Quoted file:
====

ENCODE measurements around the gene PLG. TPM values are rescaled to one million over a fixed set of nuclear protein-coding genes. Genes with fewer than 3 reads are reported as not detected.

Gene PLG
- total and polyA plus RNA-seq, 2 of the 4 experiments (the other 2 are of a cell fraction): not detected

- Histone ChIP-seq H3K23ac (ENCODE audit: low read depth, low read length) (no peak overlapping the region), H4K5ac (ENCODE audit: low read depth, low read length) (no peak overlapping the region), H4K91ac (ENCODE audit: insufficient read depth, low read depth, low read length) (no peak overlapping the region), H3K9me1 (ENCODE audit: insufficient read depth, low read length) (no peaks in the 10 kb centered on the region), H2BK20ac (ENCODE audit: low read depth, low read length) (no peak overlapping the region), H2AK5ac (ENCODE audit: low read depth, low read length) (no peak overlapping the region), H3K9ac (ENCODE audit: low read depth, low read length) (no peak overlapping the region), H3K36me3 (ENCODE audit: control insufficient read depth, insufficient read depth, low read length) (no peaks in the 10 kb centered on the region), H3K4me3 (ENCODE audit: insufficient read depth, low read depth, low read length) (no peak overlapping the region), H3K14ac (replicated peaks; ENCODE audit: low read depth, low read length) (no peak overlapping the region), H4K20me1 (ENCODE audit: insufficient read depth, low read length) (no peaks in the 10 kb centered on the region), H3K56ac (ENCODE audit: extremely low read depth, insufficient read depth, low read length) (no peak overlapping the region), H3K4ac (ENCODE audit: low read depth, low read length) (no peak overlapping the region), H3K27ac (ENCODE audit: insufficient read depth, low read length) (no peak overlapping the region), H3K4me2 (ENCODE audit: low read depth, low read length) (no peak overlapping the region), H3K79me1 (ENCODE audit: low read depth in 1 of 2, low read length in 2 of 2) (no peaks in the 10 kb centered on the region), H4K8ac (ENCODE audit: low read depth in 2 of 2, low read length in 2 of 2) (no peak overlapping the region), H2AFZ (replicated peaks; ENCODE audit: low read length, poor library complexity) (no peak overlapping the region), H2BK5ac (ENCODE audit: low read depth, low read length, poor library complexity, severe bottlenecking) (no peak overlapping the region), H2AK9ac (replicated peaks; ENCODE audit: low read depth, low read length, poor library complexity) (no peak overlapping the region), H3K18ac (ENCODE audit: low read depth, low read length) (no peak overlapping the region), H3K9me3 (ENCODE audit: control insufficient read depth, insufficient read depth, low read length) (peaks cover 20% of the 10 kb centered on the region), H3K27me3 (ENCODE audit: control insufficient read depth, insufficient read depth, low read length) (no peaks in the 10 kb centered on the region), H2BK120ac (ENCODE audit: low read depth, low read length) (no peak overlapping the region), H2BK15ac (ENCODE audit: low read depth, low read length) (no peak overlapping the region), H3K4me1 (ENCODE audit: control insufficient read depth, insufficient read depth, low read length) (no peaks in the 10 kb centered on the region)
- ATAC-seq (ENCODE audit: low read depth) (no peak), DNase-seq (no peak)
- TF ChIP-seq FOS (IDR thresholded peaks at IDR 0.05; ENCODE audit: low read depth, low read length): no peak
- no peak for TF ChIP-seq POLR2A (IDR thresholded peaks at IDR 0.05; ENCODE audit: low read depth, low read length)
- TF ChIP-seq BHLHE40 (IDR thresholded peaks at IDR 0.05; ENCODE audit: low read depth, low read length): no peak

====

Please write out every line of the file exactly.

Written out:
ENCODE measurements around the gene PLG. TPM values are rescaled to one million over a fixed set of nuclear protein-coding genes. Genes with fewer than 3 reads are reported as not detected.

Gene PLG
- total and polyA plus RNA-seq, 2 of the 4 experiments (the other 2 are of a cell fraction): not detected

- Histone ChIP-seq H3K23ac (ENCODE audit: low read depth, low read length) (no peak overlapping the region), H4K5ac (ENCODE audit: low read depth, low read length) (no peak overlapping the region), H4K91ac (ENCODE audit: insufficient read depth, low read depth, low read length) (no peak overlapping the region), H3K9me1 (ENCODE audit: insufficient read depth, low read length) (no peaks in the 10 kb centered on the region), H2BK20ac (ENCODE audit: low read depth, low read length) (no peak overlapping the region), H2AK5ac (ENCODE audit: low read depth, low read length) (no peak overlapping the region), H3K9ac (ENCODE audit: low read depth, low read length) (no peak overlapping the region), H3K36me3 (ENCODE audit: control insufficient read depth, insufficient read depth, low read length) (no peaks in the 10 kb centered on the region), H3K4me3 (ENCODE audit: insufficient read depth, low read depth, low read length) (no peak overlapping the region), H3K14ac (replicated peaks; ENCODE audit: low read depth, low read length) (no peak overlapping the region), H4K20me1 (ENCODE audit: insufficient read depth, low read length) (no peaks in the 10 kb centered on the region), H3K56ac (ENCODE audit: extremely low read depth, insufficient read depth, low read length) (no peak overlapping the region), H3K4ac (ENCODE audit: low read depth, low read length) (no peak overlapping the region), H3K27ac (ENCODE audit: insufficient read depth, low read length) (no peak overlapping the region), H3K4me2 (ENCODE audit: low read depth, low read length) (no peak overlapping the region), H3K79me1 (ENCODE audit: low read depth in 1 of 2, low read length in 2 of 2) (no peaks in the 10 kb centered on the region), H4K8ac (ENCODE audit: low read depth in 2 of 2, low read length in 2 of 2) (no peak overlapping the region), H2AFZ (replicated peaks; ENCODE audit: low read length, poor library complexity) (no peak overlapping the region), H2BK5ac (ENCODE audit: low read depth, low read length, poor library complexity, severe bottlenecking) (no peak overlapping the region), H2AK9ac (replicated peaks; ENCODE audit: low read depth, low read length, poor library complexity) (no peak overlapping the region), H3K18ac (ENCODE audit: low read depth, low read length) (no peak overlapping the region), H3K9me3 (ENCODE audit: control insufficient read depth, insufficient read depth, low read length) (peaks cover 20% of the 10 kb centered on the region), H3K27me3 (ENCODE audit: control insufficient read depth, insufficient read depth, low read length) (no peaks in the 10 kb centered on the region), H2BK120ac (ENCODE audit: low read depth, low read length) (no peak overlapping the region), H2BK15ac (ENCODE audit: low read depth, low read length) (no peak overlapping the region), H3K4me1 (ENCODE audit: control insufficient read depth, insufficient read depth, low read length) (no peaks in the 10 kb centered on the region)
- ATAC-seq (ENCODE audit: low read depth) (no peak), DNase-seq (no peak)
- TF ChIP-seq FOS (IDR thresholded peaks at IDR 0.05; ENCODE audit: low read depth, low read length): no peak
- no peak for TF ChIP-seq POLR2A (IDR thresholded peaks at IDR 0.05; ENCODE audit: low read depth, low read length)
- TF ChIP-seq BHLHE40 (IDR thresholded peaks at IDR 0.05; ENCODE audit: low read depth, low read length): no peak